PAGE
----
Recently our Year 6 students attended the Coastal Explorers Education Outdoors Program, based at the Valley Campus. The program promoted courage and collaboration through a variety of engaging experiences from canoeing to hiking, surfing and collaborative games.

Since returning from the program students have reflected on their highlights and challenges faced during the week. For many students visiting Bicheno and attempting to surf was a new opportunity that was exciting and exhausting all at the same time. Setting up tents, including the new bell tents, which proved to be popular, provided opportunities to collaborate to achieve a common goal.

Now that we have been back at school we continue to promote the Scotch Oakburn Learner Attributes through group work, problem-solving and encouraging everyone to be courageous whilst embracing new experiences. Thank you to all staff who attended this program and enabled students to engage in learning beyond the classroom.


Esther Croft-Elliott
Year 6 Teacher | Year 6 Co-ordinator


Students have recently been complimented on the respect the College always shows to the traditional owners of the land on which we gather. As we always run the risk of becoming robotic and forgetting to understand what we are saying when we recite the acknowledgement, I have recently spent time in assemblies unpacking aspects of the acknowledgement that we use at Scotch Oakburn to ensure deeper understanding.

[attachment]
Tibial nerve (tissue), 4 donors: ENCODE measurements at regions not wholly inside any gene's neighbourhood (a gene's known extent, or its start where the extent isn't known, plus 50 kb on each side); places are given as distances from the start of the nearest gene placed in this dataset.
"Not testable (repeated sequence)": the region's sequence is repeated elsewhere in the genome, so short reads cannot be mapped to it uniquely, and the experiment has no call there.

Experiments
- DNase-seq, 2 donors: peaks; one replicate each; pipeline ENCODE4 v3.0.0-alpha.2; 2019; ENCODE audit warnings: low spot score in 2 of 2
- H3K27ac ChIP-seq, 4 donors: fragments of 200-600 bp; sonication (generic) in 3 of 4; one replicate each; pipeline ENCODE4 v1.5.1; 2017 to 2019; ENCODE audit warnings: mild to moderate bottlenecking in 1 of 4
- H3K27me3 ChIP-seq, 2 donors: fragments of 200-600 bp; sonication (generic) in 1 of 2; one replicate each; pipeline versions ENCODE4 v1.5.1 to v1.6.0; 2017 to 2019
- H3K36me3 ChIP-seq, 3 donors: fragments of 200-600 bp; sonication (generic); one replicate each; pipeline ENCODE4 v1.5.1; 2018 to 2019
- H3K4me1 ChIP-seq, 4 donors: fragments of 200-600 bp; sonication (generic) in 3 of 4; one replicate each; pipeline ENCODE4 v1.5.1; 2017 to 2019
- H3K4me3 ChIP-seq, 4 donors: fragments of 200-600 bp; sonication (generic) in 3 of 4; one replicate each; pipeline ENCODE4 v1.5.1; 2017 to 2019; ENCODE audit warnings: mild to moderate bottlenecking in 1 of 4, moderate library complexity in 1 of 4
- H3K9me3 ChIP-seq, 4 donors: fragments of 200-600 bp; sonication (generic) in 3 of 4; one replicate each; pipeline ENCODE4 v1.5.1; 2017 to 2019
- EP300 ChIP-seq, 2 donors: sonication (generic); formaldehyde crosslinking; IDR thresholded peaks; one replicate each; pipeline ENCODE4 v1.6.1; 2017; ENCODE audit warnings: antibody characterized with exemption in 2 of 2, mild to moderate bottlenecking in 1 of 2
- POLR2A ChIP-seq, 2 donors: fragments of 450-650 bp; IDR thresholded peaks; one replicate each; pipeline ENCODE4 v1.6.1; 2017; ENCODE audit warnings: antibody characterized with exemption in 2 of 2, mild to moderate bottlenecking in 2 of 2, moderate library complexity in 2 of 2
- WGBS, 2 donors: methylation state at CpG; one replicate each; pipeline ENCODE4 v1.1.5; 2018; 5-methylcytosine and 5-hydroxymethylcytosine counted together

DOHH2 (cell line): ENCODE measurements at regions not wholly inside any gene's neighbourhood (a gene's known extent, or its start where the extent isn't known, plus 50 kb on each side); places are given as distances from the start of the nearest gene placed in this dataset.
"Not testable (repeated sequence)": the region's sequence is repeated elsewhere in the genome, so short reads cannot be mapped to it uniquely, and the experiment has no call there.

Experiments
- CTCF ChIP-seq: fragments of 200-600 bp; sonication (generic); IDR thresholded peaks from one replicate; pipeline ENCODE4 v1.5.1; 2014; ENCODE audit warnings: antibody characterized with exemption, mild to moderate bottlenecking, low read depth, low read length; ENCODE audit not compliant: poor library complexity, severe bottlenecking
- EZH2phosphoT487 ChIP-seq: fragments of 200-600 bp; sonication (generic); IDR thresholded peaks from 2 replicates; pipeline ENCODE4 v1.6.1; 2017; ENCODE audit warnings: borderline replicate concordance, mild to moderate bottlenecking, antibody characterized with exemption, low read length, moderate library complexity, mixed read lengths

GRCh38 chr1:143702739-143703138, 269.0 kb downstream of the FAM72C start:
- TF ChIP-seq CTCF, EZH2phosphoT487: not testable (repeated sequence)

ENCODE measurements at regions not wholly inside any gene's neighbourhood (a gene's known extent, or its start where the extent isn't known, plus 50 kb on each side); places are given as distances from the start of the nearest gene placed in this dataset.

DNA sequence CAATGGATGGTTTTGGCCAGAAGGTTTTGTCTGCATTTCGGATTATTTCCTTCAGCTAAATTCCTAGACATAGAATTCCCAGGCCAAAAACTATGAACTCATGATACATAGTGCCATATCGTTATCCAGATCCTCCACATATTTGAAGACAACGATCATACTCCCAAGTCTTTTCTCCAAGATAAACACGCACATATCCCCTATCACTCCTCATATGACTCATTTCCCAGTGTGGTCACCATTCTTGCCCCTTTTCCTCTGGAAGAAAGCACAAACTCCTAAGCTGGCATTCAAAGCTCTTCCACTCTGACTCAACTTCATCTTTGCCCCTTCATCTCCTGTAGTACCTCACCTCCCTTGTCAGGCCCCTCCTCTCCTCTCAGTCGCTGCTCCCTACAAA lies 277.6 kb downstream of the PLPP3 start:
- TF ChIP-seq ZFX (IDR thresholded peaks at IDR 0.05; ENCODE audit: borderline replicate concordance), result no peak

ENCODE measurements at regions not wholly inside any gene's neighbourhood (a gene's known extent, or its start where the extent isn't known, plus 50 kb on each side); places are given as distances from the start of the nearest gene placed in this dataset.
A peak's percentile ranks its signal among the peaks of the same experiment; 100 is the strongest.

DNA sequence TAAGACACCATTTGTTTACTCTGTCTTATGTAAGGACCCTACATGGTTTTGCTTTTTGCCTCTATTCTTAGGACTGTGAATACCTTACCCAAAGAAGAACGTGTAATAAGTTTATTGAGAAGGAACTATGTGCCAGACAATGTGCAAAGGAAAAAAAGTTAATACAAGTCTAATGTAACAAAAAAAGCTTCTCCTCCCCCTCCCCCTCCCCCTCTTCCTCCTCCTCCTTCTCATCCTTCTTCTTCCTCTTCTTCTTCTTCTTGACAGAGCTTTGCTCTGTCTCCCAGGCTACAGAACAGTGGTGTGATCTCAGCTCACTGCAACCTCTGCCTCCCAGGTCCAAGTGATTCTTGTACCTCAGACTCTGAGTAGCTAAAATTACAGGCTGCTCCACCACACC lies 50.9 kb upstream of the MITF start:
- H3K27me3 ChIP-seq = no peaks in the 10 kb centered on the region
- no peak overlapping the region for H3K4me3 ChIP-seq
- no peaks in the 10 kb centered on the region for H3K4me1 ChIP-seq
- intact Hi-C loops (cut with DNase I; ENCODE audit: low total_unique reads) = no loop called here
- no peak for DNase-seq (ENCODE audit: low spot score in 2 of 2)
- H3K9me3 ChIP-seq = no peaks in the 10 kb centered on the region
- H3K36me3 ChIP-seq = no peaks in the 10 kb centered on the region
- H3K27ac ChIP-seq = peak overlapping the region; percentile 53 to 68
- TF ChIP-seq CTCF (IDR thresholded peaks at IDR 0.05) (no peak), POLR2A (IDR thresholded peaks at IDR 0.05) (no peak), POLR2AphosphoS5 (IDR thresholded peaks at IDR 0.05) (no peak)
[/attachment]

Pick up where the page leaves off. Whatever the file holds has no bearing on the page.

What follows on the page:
At Scotch Oakburn we acknowledge the litarimirina tribe of the palawa/pakana people. This clan occupied the country from Low Head to modern day Launceston, living in clusters of up to ten huts in the Tamar Valley, along the river also known as kanamaluka.

The original spelling of this clan was letterermairrener, this came from the journals of George Augustus Robinson. When creating the palawa kani language, researchers assessed the spelling and pronunciation of aboriginal words written down by white settlers, taking into account how their accent would have influenced the way they heard, spoke and wrote aboriginal words. Based on this research the spelling has been recently revised to litarimirina, although many sources still use the old spelling.

There are extensive archaeological remains of occupation on both sides of the Tamar River and along the north coastal country that provide evidence of this tribe’s presence in the area. This litarimirina people were part of the Northern Midlands Tribe and evidence found by archaeologists suggests occupation and usage of the Tamar basin for at least 35,000 years.

These people were hunter-gatherers, spending winter near present day George Town and summer near present day Ben Lomond. They would always return to the banks of kanamaluka during muttonbird season.